Is Language Approximate?

What a pickle! Thinking is done individually, using universal methods applied in unique ways by each individual. Even language is used uniquely by each individual. A word that means one thing to me may mean a slightly different thing to you. And yet, for society to function, we absolutely must communicate so we can cooperate. We slog onward with the hopeless task of trying to communicate in spite of the approximations of language. Is there any way out of this dilemma?

One glimmer of hope shows up in the fact that the dilemma is exactly described using that same approximate language. It seems to be possible to explain things enough to get any point across. There seems to be something that, when combined with language, makes it more precise.

To see what, remember that language is not just communication, but primarily thought.

Language is the use of words to handle things in mental groups, called concepts. Because everyone is unique, the limits of the groups can differ in different people. When I think of red, I think of a range of shades all called red. Some of those shades may be included in the range you think of as orange. Most of the time, we are both thinking the same thing when we say "red." That is, we agree on the essential color called red. Since we agree on the essential, our communication will be precise for all except the extreme shades. Another way to say this is that when we say "red," we set the context. We are both in the same ballpark. Usually, this is close enough. If I say, "The light is red," you probably will not say, "What shade of red?"

So the question is not, "Is the range of things I have in mind a bit wider or narrower than the range you have in mind?" The question is, "Does the range in my mind have the same essential characteristics as the range in your mind?" If we are both using the same essentials in defining the range, then our communication will be precise for all except the edges of the range. As soon as we add context to language, we see that we can always start on common ground.

If we are looking at flowers, and I tell you to look at the red one, we are on common ground. If there are many red flowers, I look for a way to narrow the context down: the bright red one. If there are several bright red ones, I look for a way to narrow the context down further: the big bright red one. Achieving precision in language is a process of using essentials to set the context, and then narrowing the context down as far as necessary.

Since language is capable of as much precision as needed, discussing borderline cases is no problem as long as the essentials come first. People who insist on arguing borderline cases before essentials are trying to substitute points for ranges—concretes for concepts. They want to argue about a shade of color before saying what color. That is, they want to argue for the sake of arguing.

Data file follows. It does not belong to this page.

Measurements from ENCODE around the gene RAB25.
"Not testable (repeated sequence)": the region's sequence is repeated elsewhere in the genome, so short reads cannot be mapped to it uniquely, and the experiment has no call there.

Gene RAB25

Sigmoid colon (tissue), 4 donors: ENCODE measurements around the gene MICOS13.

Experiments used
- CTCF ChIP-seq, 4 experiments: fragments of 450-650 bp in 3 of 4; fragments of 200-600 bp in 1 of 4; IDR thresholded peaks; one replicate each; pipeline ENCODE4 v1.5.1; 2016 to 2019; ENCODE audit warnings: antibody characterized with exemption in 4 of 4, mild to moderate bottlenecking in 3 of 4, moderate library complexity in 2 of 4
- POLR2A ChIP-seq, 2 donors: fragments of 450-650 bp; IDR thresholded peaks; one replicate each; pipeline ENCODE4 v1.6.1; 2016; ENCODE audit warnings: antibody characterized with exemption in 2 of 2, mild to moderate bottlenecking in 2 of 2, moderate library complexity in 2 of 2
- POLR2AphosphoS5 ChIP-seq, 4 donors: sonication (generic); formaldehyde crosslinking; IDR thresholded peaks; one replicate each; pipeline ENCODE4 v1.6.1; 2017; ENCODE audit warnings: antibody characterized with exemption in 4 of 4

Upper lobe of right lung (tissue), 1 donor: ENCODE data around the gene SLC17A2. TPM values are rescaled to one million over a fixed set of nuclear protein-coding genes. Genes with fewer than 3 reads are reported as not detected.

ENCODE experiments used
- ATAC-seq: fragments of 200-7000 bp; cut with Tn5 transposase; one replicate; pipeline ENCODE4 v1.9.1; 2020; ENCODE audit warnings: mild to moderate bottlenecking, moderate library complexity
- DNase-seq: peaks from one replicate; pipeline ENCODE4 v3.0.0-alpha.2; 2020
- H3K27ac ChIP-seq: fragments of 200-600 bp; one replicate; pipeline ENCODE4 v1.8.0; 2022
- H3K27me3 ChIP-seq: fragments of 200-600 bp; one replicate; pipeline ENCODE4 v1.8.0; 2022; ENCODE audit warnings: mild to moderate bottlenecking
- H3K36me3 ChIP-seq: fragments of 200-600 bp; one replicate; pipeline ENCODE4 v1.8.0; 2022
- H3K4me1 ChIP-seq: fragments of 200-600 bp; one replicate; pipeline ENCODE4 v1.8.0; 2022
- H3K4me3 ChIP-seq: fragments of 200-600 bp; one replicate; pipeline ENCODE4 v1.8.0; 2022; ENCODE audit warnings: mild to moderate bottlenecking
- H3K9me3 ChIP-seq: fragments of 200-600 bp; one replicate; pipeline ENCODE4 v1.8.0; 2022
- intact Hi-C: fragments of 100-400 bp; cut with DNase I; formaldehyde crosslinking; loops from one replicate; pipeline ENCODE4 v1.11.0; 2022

When people try to argue ambiguities instead of essentials, they are trying to substitute the word for the range. They want to observe language instead of reality. For them, analyzing red does not involve hue, saturation, or light waves. It involves emotions called "red," politics called "red," and necks called "red." They think that if you get the words right, you have got reality right. To see that this is not the case, consider the difference between "man" and "a man."

"Man" refers to all humans, considered not as a mass but as an open number of individuals. "A man" picks out a single individual for reference—in the context of a general reference. If the context is not general, then "a man" picks out a single adult male for reference. In other contexts, "a man" picks out an especially virtuous or masculine adult male. Without context, a word has potential meanings. In context, it has a precise meaning.

One can object to using the same word to mean different things. One could insist that the word "plane" not refer in various contexts to a flat surface, a level of development, a carpenter's tool, and a flying machine. Or, one could accept that thinking always has a purpose, and a purpose is a context. How do you know what my purpose is, so you know what my context is? Because I use language to tell you. I add context to language, and get precision.

When you know that thinking is contextual, then you know that language is capable of whatever precision you want. When language is correctly used to express an imprecise thought, then it precisely expresses the imprecision. When it is used to express an ambiguous thought, then it precisely expresses the ambiguity.

If language were approximate, then there could be no precise meaning to the question, "Is language approximate?"

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